Whalen v. Colvin

Filing 25

MEMORANDUM OPINION and ORDER by Magistrate Judge Craig B. Shaffer on 03/23/16, affirming the Commissioner's final decision and dismissing this civil action, with each party to bear his or her own fees and costs. (nmarb, )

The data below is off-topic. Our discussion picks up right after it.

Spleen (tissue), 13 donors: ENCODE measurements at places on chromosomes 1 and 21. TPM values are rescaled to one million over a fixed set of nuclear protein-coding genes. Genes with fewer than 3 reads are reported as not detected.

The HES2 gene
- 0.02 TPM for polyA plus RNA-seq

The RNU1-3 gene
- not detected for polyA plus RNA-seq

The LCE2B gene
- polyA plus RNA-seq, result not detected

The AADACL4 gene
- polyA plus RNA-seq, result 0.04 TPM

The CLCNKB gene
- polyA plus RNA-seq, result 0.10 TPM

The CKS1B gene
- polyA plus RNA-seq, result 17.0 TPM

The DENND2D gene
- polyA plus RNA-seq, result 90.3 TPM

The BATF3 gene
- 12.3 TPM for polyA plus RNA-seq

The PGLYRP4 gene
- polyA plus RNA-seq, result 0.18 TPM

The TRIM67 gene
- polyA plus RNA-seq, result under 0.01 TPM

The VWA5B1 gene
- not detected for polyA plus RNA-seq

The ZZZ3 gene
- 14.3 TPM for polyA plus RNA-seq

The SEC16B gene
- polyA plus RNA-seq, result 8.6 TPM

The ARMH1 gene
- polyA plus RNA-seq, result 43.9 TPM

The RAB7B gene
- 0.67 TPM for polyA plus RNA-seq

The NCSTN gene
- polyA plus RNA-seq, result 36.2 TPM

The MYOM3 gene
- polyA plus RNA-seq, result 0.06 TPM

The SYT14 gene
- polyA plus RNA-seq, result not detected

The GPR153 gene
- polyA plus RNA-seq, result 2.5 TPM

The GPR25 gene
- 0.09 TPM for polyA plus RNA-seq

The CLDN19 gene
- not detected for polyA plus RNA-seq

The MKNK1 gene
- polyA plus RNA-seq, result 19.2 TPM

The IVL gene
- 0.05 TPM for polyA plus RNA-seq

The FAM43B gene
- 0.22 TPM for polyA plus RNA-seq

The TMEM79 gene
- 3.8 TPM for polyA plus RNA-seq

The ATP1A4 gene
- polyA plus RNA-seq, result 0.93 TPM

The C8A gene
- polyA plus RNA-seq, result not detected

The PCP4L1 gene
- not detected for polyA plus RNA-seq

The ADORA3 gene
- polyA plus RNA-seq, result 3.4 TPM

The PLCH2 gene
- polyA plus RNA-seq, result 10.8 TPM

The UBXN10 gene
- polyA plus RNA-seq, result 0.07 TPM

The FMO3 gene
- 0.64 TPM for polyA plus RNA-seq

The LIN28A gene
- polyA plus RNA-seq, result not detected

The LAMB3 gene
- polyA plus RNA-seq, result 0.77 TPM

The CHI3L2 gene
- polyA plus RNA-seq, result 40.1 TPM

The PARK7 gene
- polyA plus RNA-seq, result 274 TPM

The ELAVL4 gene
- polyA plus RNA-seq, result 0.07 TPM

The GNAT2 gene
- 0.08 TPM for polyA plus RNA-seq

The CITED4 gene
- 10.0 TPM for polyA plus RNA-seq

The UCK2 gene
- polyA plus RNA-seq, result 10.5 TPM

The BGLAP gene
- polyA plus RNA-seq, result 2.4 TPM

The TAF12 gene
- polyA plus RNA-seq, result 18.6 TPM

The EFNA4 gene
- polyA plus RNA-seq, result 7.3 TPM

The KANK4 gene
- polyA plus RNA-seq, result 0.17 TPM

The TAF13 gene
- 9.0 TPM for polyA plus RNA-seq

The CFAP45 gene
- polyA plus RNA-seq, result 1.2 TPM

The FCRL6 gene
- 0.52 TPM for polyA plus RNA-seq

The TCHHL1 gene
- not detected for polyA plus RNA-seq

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IN THE UNITED STATES DISTRICT COURT FOR THE DISTRICT OF COLORADO Magistrate Judge Craig B. Shaffer Civil Action No. 14-cv-01290-CBS RODNEY LEE WHALEN, Plaintiff, v. CAROLYN W. COLVIN, Defendant. MEMORANDUM OPINION AND ORDER Magistrate Judge Shaffer This action comes before the court pursuant to Title XVI of the Social Security Act (the “Act”), 42 U.S.C. §§ 1381, et seq., for review of the Commissioner of Social Security’s final decision denying Rodney Lee Whalen’s (“Plaintiff”) application for Supplemental Security Income (“SSI”). Pursuant to the Order of Reference dated November 25, 2014, this civil action was referred to the Magistrate Judge “for all purposes” pursuant to the Pilot Program to Implement the Direct Assignment of Civil Cases to Full Time Magistrate Judges and Title 28 U.S.C. § 636(c). (See Doc. 21). The court has carefully considered the Complaint (filed May 7, 2014) (Doc. 1), Defendant’s Answer (filed August 11, 2014) (Doc. 10), Plaintiff’s Opening Brief (filed September 4, 2014) (Doc. 14), Defendant’s Response Brief (filed November 17, 2014) (Doc. 15), Plaintiff’s Reply (filed November 21, 2014) (Doc. 16), the entire case file, the administrative record, and the applicable law. For the following reasons, the court affirms the Commissioner’s decision. 1    BACKGROUND In November 2011, Plaintiff filed an application for disability benefits, alleging a disability onset date of February 2, 2011. (See Social Security Administrative Record (hereinafter “AR”) at 9, 26, 116-21). Plaintiff alleged that his ability to work was limited by muscular atrophy in his right arm and high blood pressure. See Id. at 150, 157. Plaintiff was born on February 7, 1959, and was 52 years old on the date of his alleged disability onset. Id. at 19, 116. He completed the 12th grade and has previous work experience as a warehouse worker, a construction worker, and a prep cook. Id. at 30, 41, 150-51. After his initial application was denied, Plaintiff requested a hearing, which was held on February 4, 2013, before an Administrative Law Judge (“ALJ”). See Id. at 1-5, 24-50. Plaintiff was represented by counsel at the hearing. Plaintiff, who is left-handed, testified that he suffered from muscular atrophy in his right arm, and that he could not lift more than five pounds or reach higher than a 90-degree angle with his right arm. Id. at 31-32. He stated that even when he used his right arm, it was with an assist from his left arm. Id. at 36. He further testified that he could reach out and grasp and hold things with his right hand, but that his fingers tingled when he did so. Id. at 32. He also stated that, due to nerve damage, physical therapy treatments were ineffective. Id. at 33. When asked what he did to keep himself busy during the day, Plaintiff testified that he cared for his pet pheasants and performed some household chores such as dusting, vacuuming, and laundry. Id. at 34-35. Plaintiff testified that, during the weekends, he and his roommate would run errands, or spend time at his roommate’s cabin. Id. at 36. Plaintiff also testified that his ability to walk was limited by his arm condition. He explained that his shoulder and fingers would go numb and, therefore, 2    he would need to sit and prop his arm up. Id. at 37. In addition, Plaintiff testified that he had been treated for a reoccurring inguinal hernia, which limited his ability to lift or squat. Id. at 39-40. A vocational expert (“VE”) also testified at the hearing. Id. at 42-49. The ALJ asked the VE to assume hypothetically that an individual of Plaintiff’s age — with the same education and past work experience as Plaintiff — had the following limitations: (1) can function with the right upper extremity only with an assist from the left; (2) the left upper extremity is limited to light level exertion; (3) no reaching with the right upper extremity beyond 90-degrees out from the body; (4) vocational handling, fingering, and feeling with the right upper extremity; (5) standing, walking, and sitting up to six hours in an eight hour work day; (6) pushing and pulling with the lower extremities up to a light level; (7) no pushing and pulling with the right upper extremity; (8) pushing and pulling with the left upper extremity within the light level; (9) never climb ladders, ropes, or scaffolds; (10) no balancing, squatting, or crawling; and (11) avoid exposure to extreme cold, vibration, and hazards such as unprotected heights and machinery. Id. at 42-43. The ALJ also specified that the job could be performed at a semiskilled level. Id. at 43. Based on these limitations, the VE testified that all of Plaintiff’s past relevant work would be eliminated. Id. However, the VE identified three other “light” exertional jobs that someone with those limitations could perform, and testified about the number of each position in the regional and national economy: (1) office helper, SVP: 2 (1,397 Colorado; 89,460 National); (2) sales attendant at a self-service store, SVP: 2 (3,420 Colorado; 194,463 National); and (3) security guard, SVP: 3 (5,015 Colorado; 330,564 National). Id. at 43. When asked whether his testimony was consistent with the Dictionary of Occupational Titles, the VE stated that he had to consider whether these jobs were consistent with the ability to 3    use only one arm. He further testified that, based on his experience and recent validated studies, all three positions would be compatible with an individual who could only use one arm. Id. at 44. Plaintiff’s counsel then posed a second hypothetical in which she asked the VE to assume that the individual would be restricted to standing and walking up to three hours in a day, could sit for an unlimited amount of time, and could only lift and carry 10 pounds. Id. The VE testified that such a person could only perform at a sedentary level. Id. Plaintiff’s counsel then asked the VE whether employment existed for an individual who would be off task more than 10 percent of the work week due to psychological factors. Id. The VE testified that there likely would be jobs for such an individual. However, he also concluded that being off task 20 percent of the time would be the cut off point for employability. Id. at 45. The ALJ then asked the VE whether a reduced standing and walking limitation — three hours out of an eight-hour work day — would erode the previously identified light jobs or lower the exertion level to sedentary. Id at 47. The VE confirmed that light work with a three hour standing limitation would be considered “seated light or sedentary.” Id. at 48. The VE also testified that the office helper and security officer jobs could still be performed; however, the sales attendant job would be eliminated. Id. at 48. The VE further testified that there would be an erosion of fifty percent in the number of office helper and security guard positions. Id. at 48-49. On March 6, 2013, the ALJ issued his decision denying benefits. Id. at 6-23. The ALJ’s opinion followed the five-step process outlined in the Social Security regulations.1 At step one,                                                              1 The five-step process requires the ALJ to consider whether a claimant: (1) engaged in substantial gainful activity during the alleged period of disability; (2) had a severe impairment; (3) had a condition which met or equaled the severity of a listed impairment; (4) could return to past relevant work; and, if not (5) could perform other work in the national economy. See 20 C.F.R. § 404.1520(a)(4), 416.920(a)(4); 20 C.F.R. §§ 404.1520 and 416.920; Williams v. Bowen, 844 F.2d 748, 750-51 (10th Cir. 1988). After step three, the ALJ is required to assess the claimant’s functional residual capacity. 20 C.F.R. § 404.1520(e). The claimant has the burden of proof in steps one through four. The Social Security Administration bears the burden of proof at step five. Lax v. Astrue, 489 F.3d 1080, 1084 (10th Cir. 2007). 4    the ALJ found that Plaintiff had not engaged in substantial gainful employment since November 28, 2011. Id. at 11. At step two, the ALJ found that Plaintiff had the following severe impairments: (1) right arm muscular atrophy; (2) high blood pressure; (3) inguinal hernia; and (4) major depressive disorder. Id. At step three, the ALJ found that Plaintiff did not have an impairment that met or medically equaled a listed impairment. Id. at 11-12. The ALJ then assessed the following residual functional capacity (“RFC”): After careful consideration of the entire record, the undersigned finds that the claimant has the residual functional capacity to perform light work as defined in 20 CFR 404.1567(b) and 416.967(b) with the following additional limitations:              Can stand/walk for about 3/8 hours alternating positions as needed during those three hours; Can sit for about 6/8 hours; Can use the right upper extremity only with assistance from the left upper extremity; Can use the left upper extremity to perform light exertional activities; No reaching with the right upper extremity beyond 90 degrees out from the body; No more than occasional handling, fingering and feeling with the right upper extremity; Can push and pull with lower extremities at light exertional level; No push and pull with the right upper extremity, but can push and pull at light exertional level with the left upper extremity; Can never climb ladders, ropes, and scaffolds; No balancing, due to the fear of falling and inability to use right upper extremity for stability or precaution; No crawling and less than occasional crouching, stooping, and squatting; Should avoid concentrated exposure to extreme cold, vibration, and hazards such as unprotected heights and machinery; Can perform semiskilled work. Id. at 13. In fashioning Plaintiff’s RFC, the ALJ discussed much of the medical evidence in Plaintiff’s records. The ALJ concluded that although Plaintiff’s medically determinable 5    impairments could reasonably be expected to cause his alleged symptoms, the evidence did not support a finding that Plaintiff was as limited as he claimed. Id. at 15. The ALJ specifically noted that Plaintiff’s medical records were not consistent with his allegations of mental impairment. Id. Indeed, the ALJ observed that the objective medical evidence showed that Plaintiff’s depression was largely situational, as it was made worse by his physical issues and his lack of employment. Id. And Plaintiff’s treatment records only noted some issues with losing focus and attention, but did not specify any marked limitation in Plaintiff’s concentration, persistence, and pace. The ALJ also found Plaintiff’s statements regarding the intensity, persistence and limiting effects of his symptoms to be “not entirely credible.” Id. at 15. With respect to Plaintiff’s physical limitations, the ALJ credited the opinion of Dr. Adam Summerlin, who performed a consultative examination on Plaintiff and concluded that Plaintiff could only occasionally reach with his right arm, and could lift no more than 20 pounds occasionally and 10 pounds frequently. Id. at 16, 217. The ALJ concluded that Dr. Summerlin’s assessment was consistent with the medical evidence of record and, accordingly, gave his opinions great weight. Id. at 16-17. The ALJ also considered the opinions of Ginger Todd, P.A., who had a treating relationship with Plaintiff. Id. at 18. The ALJ found Ms. Todd’s conclusions — with regard to Plaintiff’s right arm, standing, and walking limitations — to be persuasive and supported by the medical evidence. Id. The ALJ concluded, however, that Ms. Todd’s opinion that Plaintiff could lift only 10 pounds with his left arm to be unsupported by the evidence. Consequently, the ALJ gave this specific opinion no weight. Id. 6    At step four, the ALJ concluded that Plaintiff was unable to perform any past relevant work. Id. at 18. At step five, the ALJ found: “[c]onsidering the claimant’s age, education, work experience, and residual functional capacity, there are jobs that exist in significant numbers in the national economy that the claimant can perform.” Id. at 19. Because there were a significant number of jobs that Plaintiff could perform, the ALJ found that Plaintiff did not meet the definition of “disabled” for purposes of the Social Security Act. Id. at 20. Accordingly, Plaintiff’s application for disability benefits was denied. Following the ALJ’s decision, Plaintiff requested review by the Appeals Council. Id. at 104-08. The Appeals Council denied his request on March 25, 2014. Id. at 1-5. The decision of the ALJ then became the final decision of the Commissioner. 20 C.F.R. § 404.981; Nelson v. Sullivan, 992 F.2d 1118, 1119 (10th Cir. 1993) (citation omitted). Plaintiff filed this action on February 13, 2014. (Doc. 1). The court has jurisdiction to review the final decision of the Commissioner. 42 U.S.C. § 405(g). STANDARD OF REVIEW In reviewing the Commissioner’s final decision, the court is limited to determining whether the decision adheres to applicable legal standards and is supported by substantial evidence in the record as a whole. Berna v. Chater, 101 F.3d 631, 632 (10th Cir. 1996) (citation omitted); Angel v. Barnhart, 329 F.3d 1208, 1209 (10th Cir. 2003). The court may not reverse an ALJ simply because it may have reached a different result based on the record; the question instead is whether there is substantial evidence showing that the ALJ was justified in his decision. See Ellison v. Sullivan, 929 F.2d 534, 536 (10th Cir. 1990). “Substantial evidence is more than a mere scintilla and is such relevant evidence as a reasonable mind might accept as adequate to support a conclusion.” Flaherty v. Astrue, 515 F.3d 1067, 1070 (10th Cir. 2007) 7    (internal citation omitted). Moreover, “[e]vidence is not substantial if it is overwhelmed by other evidence in the record or constitutes mere conclusion.” Musgrave v. Sullivan, 966 F.2d 1371, 1374 (10th Cir. 1992) (internal citation omitted). The court will not “reweigh the evidence or retry the case,” but must “meticulously examine the record as a whole, including anything that may undercut or detract from the ALJ’s findings in order to determine if the substantiality test has been met.” Flaherty, 515 F.3d at 1070 (internal citation omitted). Nevertheless, “if the ALJ failed to apply the correct legal test, there is a ground for reversal apart from a lack of substantial evidence.” Thompson v. Sullivan, 987 F.2d 1482, 1487 (10th Cir. 1993) (internal citation omitted). ANALYSIS On appeal, Plaintiff argues that the ALJ (1) improperly accounted for Plaintiff’s mental limitations in the RFC; (2) erred in discounting the opinions of a consulting psychologist; (3) misapplied the medical-vocational guidelines; and (4) erroneously included jobs that had been eliminated by the VE. A. Mental RFC On appeal, Plaintiff contends that the RFC fails to address all of the limitations resulting from his severe impairments. Specifically, Plaintiff contends that the “ALJ incorrectly converted his finding that plaintiff has deficits in concentration, persistence or pace into a finding that plaintiff can do semiskilled work.” (Doc. 14 at 39). This argument is not well taken. At step three, the ALJ found that “[w]ith regard to concentration, persistence or pace, the claimant has moderate difficulties.” (AR at 12). The ALJ then discussed the evidence in the record: Mental health records noted that [although] the claimant had some trouble with losing concentration, he seemed to be [of] above 8    average intelligence. At the hearing, he did not express any significant limitations in this area. However, given the medical evidence, the undersigned finds that the claimant’s depression and his chronic physical pain would be reasonably expected to cause moderate limitations in his ability to sustain concentration, persistence and pace. Id. (internal record citation omitted). However, after reviewing the evidence in the record, the ALJ concluded — at step four — that Plaintiff’s alleged mental limitations were not as severe as he alleged. Id. at 15. The ALJ further concluded that there was nothing in the record to show that Plaintiff’s “current mental functioning is significantly different than it was before when he successfully worked for about 18 years as a diesel mechanic.” Id. Consequently, the ALJ concluded that Plaintiff was capable of semiskilled mental work. Id. As the court understands the argument, Plaintiff contends that because the ALJ found some cognitive impairments at step three of the assessment, he must explicitly include an accommodation for those impairments in the RFC. Plaintiff has not cited any authority for this proposition, “and the applicable authority does not appear to include such a requirement.” Nguyen v. Colvin, No. 13-cv-2609-KLM, 2015 WL 148667, at *9 (D. Colo. Jan. 12, 2015). “The SSA has made clear that the ‘RFC assessment must be based on all of the relevant evidence in the case record . . . .’ however, it does not require the ALJ to explain the RFC in any particular way or to explicitly incorporate his findings at steps two and three into his written RFC.” Id. (quoting SSR 96–8p, 1996 WL 374184, at *5 (July 2, 1996)) (emphasis added). As the ALJ recognized, determinations at step three are different from those at step four. See Roman Jimenez v. Colvin, No. 12 Civ. 6001(PGG)(FM), 2014 WL 572721 (S.D.N.Y. Feb. 13, 2014). Indeed, the ALJ specifically noted that the limitations identified at step three “are not [an RFC] assessment . . . . The mental [RFC] assessment used at steps 4 and 5 of the sequential evaluation process requires a more detailed assessment by itemizing various functions.” (AR at 9    12). “In other words, identifying an impairment at Step Three — even a marked impairment — does not define the scope of residual functional capacity.” Roman Jimenez, 2014 WL 572721, at *14; see, e.g., Anderson v. Colvin, No. 12–1102, 2013 WL 1339379, at *6 (10th Cir. Apr. 4, 2013) (“the ALJ was not required to include any of [the doctor’s] ‘B criteria’ opinions in his RFC assessment”). Here, at step four, the ALJ properly performed the more detailed evaluation of the record evidence. (See AR at 13-18). The ALJ considered and weighed the reports and opinions of treating and evaluating professionals, as well as Plaintiff’s own testimony, and concluded that the record did not support an impairment in Plaintiff’s cognitive abilities. Id. He further concluded that, based on the evidence, Plaintiff’s mental functioning was not significantly different than it was when Plaintiff had previously performed semiskilled work. Id. The ALJ’s prior determinations at step three have no bearing on this finding. Roman Jimenez, 2014 WL 572721, at *14; Anderson, 2013 WL 1339379, at *6. Therefore, the court finds no support for Plaintiff’s position, and further concludes that the ALJ did not err when he declined to include any cognitive limitations in the RFC other than limiting Plaintiff to semiskilled work. B. Consideration of Dr. Vega’s Opinions In January 2013, Plaintiff’s counsel arranged for Plaintiff to be seen by Jose Vega, Ph.D., for a mental health evaluation. (AR at 278-85). In his report, Dr. Vega (1) diagnosed Plaintiff with Major Depressive Disorder; (2) concluded that Plaintiff functioned in the “low average to average range of intelligence;” and (3) assessed Plaintiff with a GAF2 score of 50-55 (current).                                                              2 The Global Assessment of Functioning (GAF) “is a subjective determination based on a scale of 100 to 1 of ‘the clinician’s judgment of the individual’s overall level of [social, occupational, and psychological] functioning.’” Langley v. Barnhart, 373 F.3d 1116, 1122 n.3 (10th Cir. 2004) (quoting American Psychiatric Association, Diagnostic and Statistical Manual of Mental Disorders at 32 (Text Revision 4th Ed. 2000) (“DSM-IV”)). 10    Id. at 282-83. Dr. Vega also completed an RFC assessment, in which he concluded that Plaintiff had impaired concentration, persistence, pace, social interaction, and adaptation. (AR at 284-85). With respect to Dr. Vega’s clinical exam findings, the ALJ found: The undersigned has considered the examining opinions of Dr. Vega, but gave them little weight. First, Dr. Vega is not a treating physician, he is a consulting physician who was sought out by the claimant’s representative. Therefore, he was not familiar with the claimant’s functioning over time, and could not realistically verify that the claimant’s one documented episode of depression had been present since childhood. Secondly, his opinions are not consistent with the mental health treatment notes in the file. The treatment notes indicate that the claimant had some problems with concentration, but had above average intelligence, appropriate affect, good memory, and clear and logical thought processes. However, Dr. Vega felt that the claimant had below average intelligence, problems with memory and attention, and difficulty in nearly every mental function area. Given the discrepancies between the treatment notes and the consultative evaluation by Dr. Vega, the undersigned gives more weight to the medical records, as they were notes taken when the claimant was seeking actual mental treatment and were not obtained to bolster or further document his impairments for his disability claim. Nevertheless, the undersigned has considered the opinions of Dr. Vega, but they were ultimately given little weight. Id. at 17. With respect to Dr. Vega’s RFC assessment, the ALJ noted that Dr. Vega had given “no basis for his extreme opinions other than his one-time evaluation of [Plaintiff] and a vague reference to the mental health notes.” Id. Consequently, the ALJ accorded no weight to Dr. Vega’s RFC limitations. Id. On appeal, Plaintiff argues that the ALJ’s reasons for rejecting Dr. Vega’s opinions were improper. (Doc. 14 at 43-47). Under the regulation, “[t]reating source medical opinions are . . . entitled to deference and must be weighed using all of the factors provided in 20 C.F.R. § 404.1527.” Watkins v. Barnhart, 11    350 F.3d 1297, 1300 (10th Cir. 2003) (quoting SSR 96-2p). The Tenth Circuit has set forth those factors as (1) the length of the treatment relationship and the frequency of the examination; (2) the nature and extent of the treatment relationship, including the treatment provided and the kind of examination or testing performed; (3) the degree to which the physician’s opinion is supported by relevant evidence; (4) consistency between the opinion and the record as a whole; (5) whether or not the physician is a specialist in the area upon which an opinion is rendered; and (6) other factors brought to the ALJ’s attention which tend to support or contradict the opinion. Id. at 1301 (internal quotation marks omitted). Where, as here, the medical opinion at issue does not constitute a “treating source,”3 the court, nevertheless, evaluates the opinion by applying the same factors that are generally used to assess treating source opinions. Social Security Ruling 06-03p, 2006 WL 2329939 at *4 (SSA Aug. 9, 2006); 20 C.F.R. §§ 404.1527(c)(2)-(6) & 416.927(c)(2)-(6). The regulations do not require the ALJ to specifically discuss all of the factors. Oldham v. Astrue, 509 F.3d 1254, 1258 (10th Cir. 2007). Here, the ALJ specifically invoked several of the above-listed factors to determine the weight given to Dr. Vega’s opinion. In noting that Dr. Vega was not a treating physician and was retained at the behest of Plaintiff’s attorney, the ALJ demonstrated his consideration of the first two factors: (1) the length of the treating relationship and the frequency of examination; and (2) the nature and extent of the treating relationship. Further, in noting the discrepancies between Dr.                                                              3 A treating source is a medical professional capable of providing a detailed and longitudinal picture of a claimant’s medical impairments. 20 C.F.R. § 404.1527(c)(2). It is a relationship that requires both duration and frequency. Doyal v. Barnhart, 331 F.3d 758, 763 (10th Cir. 2003); see also Barker v. Shalala, 40 F.3d 789, 794 (6th Cir. 1994) (“The treating physician doctrine is based on the assumption that a medical professional who has dealt with a claimant and his maladies over a long period of time will have a deeper insight into the medical condition of the claimant than will a person who has examined a claimant but once, or who has only seen the claimant’s medical records.”). Dr. Vega examined Plaintiff on a single occasion. 12    Vega’s opinions and the treatment notes, the ALJ considered whether Dr. Vega’s determination was consistent with the other evidence of record. See 20 C.F.R. § 404.1527(c)(4) (“Generally, the more consistent an opinion is with the record as a whole, the more weight we will give to that opinion.”). Accordingly, the court finds that the ALJ’s consideration of Dr. Vega’s opinion, in this regard, was appropriate. Further, the court finds that the ALJ’s assignment of “little weight” to Dr. Vega’s opinion is supported by the substantial evidence. As the ALJ observed, the treating notes from Spanish Peaks Mental Health Center (“Spanish Peaks”) were inconsistent with Dr. Vega’s extreme limitations. (AR at 266-277). According to Ms. Mondragon, Plaintiff’s counselor at Spanish Peaks, Plaintiff was oriented, had the appropriate affect, and was pleasant and cooperative. Id. at 276. In addition, she concluded that Plaintiff was of above average intelligence and had intact judgment and insight. Id. Further, although Plaintiff reported some trouble with his short term memory, he claimed no problems with his recent and long-term memory. Id. And at a later session with Ms. Mondragon, Plaintiff reported that he was “doing better and feeling fine.” Id. at 266. This evidence is indeed inconsistent with Dr. Vega’s conclusions that Plaintiff was of below average intelligence and had severely restricted mental functioning. Plaintiff argues, to the contrary, that his treatment notes are consistent with Dr. Vega’s conclusions and assessments. The court views this argument as little more than a thinly veiled request for this court to reweigh the evidence, which it cannot do. Oldham, 509 F.3d at 1257. This court may review only the sufficiency of the evidence; and in this case, there was enough evidence to support the ALJ’s findings. Id. With respect to the ALJ’s rejection of Dr. Vega’s RFC assessment, the ALJ appropriately observed that Dr. Vega provided little basis for his extreme RFC assessment. See 20 C.F.R. 13    § 404.1527(c)(3) (“The better an explanation a source provides for an opinion, the more weight we will give that opinion.”). In his RFC assessment, Dr. Vega opined that Plaintiff’s mental impairments would impose marked to extreme limitations in a number of functional areas. (AR at 284-85). Although Dr. Vega stated that his diagnosis and ratings were based on his clinical exam findings, there is no support for such marked to extreme limitations in his objective assessment. Accordingly, the court finds that the ALJ’s rejection of Dr. Vega’s opinion was based on substantial evidence. White v. Barnhart, 287 F.3d 903, 907-08 (10th Cir. 2002) (discrepancy between treating physician’s very restrictive functional assessment and examination notes was a legitimate basis for rejecting that opinion). Consequently, the court finds no reversible error in the ALJ’s evaluation of Dr. Vega’s opinions. C. Step Five Analysis Plaintiff also contends that the ALJ erred at step five of the sequential analysis. Specifically, he contends that the ALJ misapplied the medical-vocational guidelines. He also contends that ALJ erred in identifying occupations — and the respective job numbers for those occupations — that he could perform despite his limitations. The court perceives no reversible error. i. Medical-Vocational Guidelines Because the burden shifts to the Commissioner at step five, “the claimant is entitled to benefits if the Secretary cannot establish that the claimant retains the capacity to perform an alternative work activity and that this specific type of job exists in the national economy.” Williams v. Bowen, 844 F.2d 748, 751 (10th Cir. 1988). Here, the ALJ concluded that Plaintiff could perform various light jobs that both existed in the national economy in significant numbers 14    and that would not require Plaintiff to stand or walk for more than three hours in an eight hour day. (AR at 19-20). On appeal, Plaintiff asserts that the ALJ misapplied the medical-vocational guidelines. Specifically, he contends that because he cannot stand or walk for more than three hours in an eight hour day, he is necessarily precluded from performing a full range of light work.4 Therefore, according to Plaintiff, he is limited to sedentary work. Plaintiff asserts that this limitation, coupled with his age, necessitates a finding that he is disabled. The court disagrees. Here, the ALJ did not conclusively apply the medical-vocational guidelines to Plaintiff; nor was he required to do so. See Kinnett v. Department of Health and Human Services, 30 F.3d 142, at *2 (10th Cir. 1994) (Table). Therefore, the ALJ was not required to “find that the [Plaintiff] can perform the full range of work in a particular exertional category.” Id. Indeed, the ALJ specifically concluded that Plaintiff could not perform the full range of light work. (AR at 19). Consequently, the ALJ sought — as he was required to do — “expert vocational testimony or other similar evidence to establish the existence of jobs in the national economy.’” Id. (quoting Hargis v. Sullivan, 945 F.2d 1482, 1490 (10th Cir. 1991)). The VE testified that, despite his limitations, Plaintiff could perform work as an office helper or a security guard. Because the ALJ was entitled to rely on the VE’s testimony in reaching his decision, the court is not persuaded by Plaintiff’s arguments regarding the medical-vocational guidelines. ii. Sufficient Jobs in the National Economy During the administrative hearing, as described more thoroughly above, the ALJ posed several hypotheticals to the VE. See pp. 3-4, supra. In the original hypothetical, the ALJ asked                                                              4 In passing, Plaintiff also faults the ALJ for failing to state how much weight Plaintiff can lift. However, the RFC specifically states that Plaintiff can use his left arm to perform “light” exertional activities. “Light work” is specifically defined in the regulations as “lifting not more than 20 pounds at a time with frequent lifting or carrying objects weighing up to 10 pounds.” 20 C.F.R. § 404.1567. Consequently, the court perceives no error. 15    the VE to assume that the individual would be limited to, inter alia, standing, walking, and sitting up to six hours out of an eight hour work day. The VE testified that an individual with such limitations could be employed as an office helper, a sales attendant, or a security guard. (AR at 43-44). When, however, this limitation was reduced to three hours out of an eight hour day, the VE eliminated the sales attendant position. The VE also testified that the number of remaining jobs would be eroded by fifty percent. Plaintiff now contends that reversal is warranted because, despite adopting the more limited hypothetical in the RFC, the ALJ erroneously included the sales attendant job and cited the job numbers relevant to the original hypothetical, as opposed to the eroded numbers. The court concludes that these errors are harmless. During the hearing, the VE testified that — under the more limited hypothetical — there would be 700 office helper jobs in Colorado and 45,000 jobs nationally. (AR at 49). In addition, the VE testified that there would be 2,500 security guard jobs in Colorado. Id. Thus, even if the court only considers these two jobs, out of the three identified by the ALJ, there were still 3,200 jobs available in Colorado and 45,000 jobs available nationally. Further, the court notes that the ALJ also testified that there were 330,564 security guard jobs available nationally. Id. at 43. The VE stated that, like the other jobs, this number would be eroded by fifty percent to account for the more limited hypothetical. Id. at 49. Thus, although the VE did not specifically state a number, a fifty percent erosion would leave nearly 160,000 security guard jobs nationally. Based on the foregoing numbers, the court does not believe that any reasonable fact finder could have determined that suitable jobs did not exist in significant numbers in the national economy. See Raymond v. Astrue, 621 F.3d 1269, 1274 (10th Cir. 2009) (concluding that the “significant number” analysis should focus on the number of jobs in the national economy, not merely the 16    regional economy); see also Rogers v. Astrue, 312 F. App’x 138, 142 (10th Cir. 2009) (implicitly findings that 11,000 jobs in the national economy is significant). Therefore, the court concludes that the ALJ’s erroneous inclusion of the sales attendant job, and his misstatement regarding the number of jobs available was harmless. CONCLUSION The court is satisfied that the ALJ considered all relevant facts and that the record contains substantial evidence from which the Commissioner could properly conclude under the law and regulations that Mr. Whalen was not disabled within the meaning of Title XVI and, therefore, not eligible to receive Supplemental Security Income benefits. Accordingly, IT IS ORDERED that the Commissioner’s final decision is AFFIRMED and this civil action is DISMISSED, with each party to bear his or her own fees and costs. DATED at Denver, Colorado, this 23rd day of March, 2016. BY THE COURT: s/Craig B. Shaffer United States Magistrate Judge 17